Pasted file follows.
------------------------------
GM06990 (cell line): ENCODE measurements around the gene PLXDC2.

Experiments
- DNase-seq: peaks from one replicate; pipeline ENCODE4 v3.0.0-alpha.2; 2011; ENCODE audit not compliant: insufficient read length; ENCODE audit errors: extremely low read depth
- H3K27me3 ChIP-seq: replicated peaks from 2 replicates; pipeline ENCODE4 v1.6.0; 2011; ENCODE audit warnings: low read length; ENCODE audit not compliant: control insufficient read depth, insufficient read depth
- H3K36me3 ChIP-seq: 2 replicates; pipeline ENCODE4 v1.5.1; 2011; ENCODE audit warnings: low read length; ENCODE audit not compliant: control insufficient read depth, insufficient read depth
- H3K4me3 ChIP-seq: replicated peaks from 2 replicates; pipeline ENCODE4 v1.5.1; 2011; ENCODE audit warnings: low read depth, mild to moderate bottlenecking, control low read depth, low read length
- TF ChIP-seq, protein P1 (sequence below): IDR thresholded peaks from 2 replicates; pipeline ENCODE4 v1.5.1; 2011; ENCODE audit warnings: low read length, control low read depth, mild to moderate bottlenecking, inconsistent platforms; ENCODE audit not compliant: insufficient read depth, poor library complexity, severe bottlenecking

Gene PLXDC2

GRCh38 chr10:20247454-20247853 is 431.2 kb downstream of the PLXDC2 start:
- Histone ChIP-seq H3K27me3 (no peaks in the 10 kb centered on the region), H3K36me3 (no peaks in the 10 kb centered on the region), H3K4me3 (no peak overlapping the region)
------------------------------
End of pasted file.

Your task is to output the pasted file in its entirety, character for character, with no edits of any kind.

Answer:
GM06990 (cell line): ENCODE measurements around the gene PLXDC2.

Experiments
- DNase-seq: peaks from one replicate; pipeline ENCODE4 v3.0.0-alpha.2; 2011; ENCODE audit not compliant: insufficient read length; ENCODE audit errors: extremely low read depth
- H3K27me3 ChIP-seq: replicated peaks from 2 replicates; pipeline ENCODE4 v1.6.0; 2011; ENCODE audit warnings: low read length; ENCODE audit not compliant: control insufficient read depth, insufficient read depth
- H3K36me3 ChIP-seq: 2 replicates; pipeline ENCODE4 v1.5.1; 2011; ENCODE audit warnings: low read length; ENCODE audit not compliant: control insufficient read depth, insufficient read depth
- H3K4me3 ChIP-seq: replicated peaks from 2 replicates; pipeline ENCODE4 v1.5.1; 2011; ENCODE audit warnings: low read depth, mild to moderate bottlenecking, control low read depth, low read length
- TF ChIP-seq, protein P1 (sequence below): IDR thresholded peaks from 2 replicates; pipeline ENCODE4 v1.5.1; 2011; ENCODE audit warnings: low read length, control low read depth, mild to moderate bottlenecking, inconsistent platforms; ENCODE audit not compliant: insufficient read depth, poor library complexity, severe bottlenecking

Gene PLXDC2

GRCh38 chr10:20247454-20247853 is 431.2 kb downstream of the PLXDC2 start:
- Histone ChIP-seq H3K27me3 (no peaks in the 10 kb centered on the region), H3K36me3 (no peaks in the 10 kb centered on the region), H3K4me3 (no peak overlapping the region)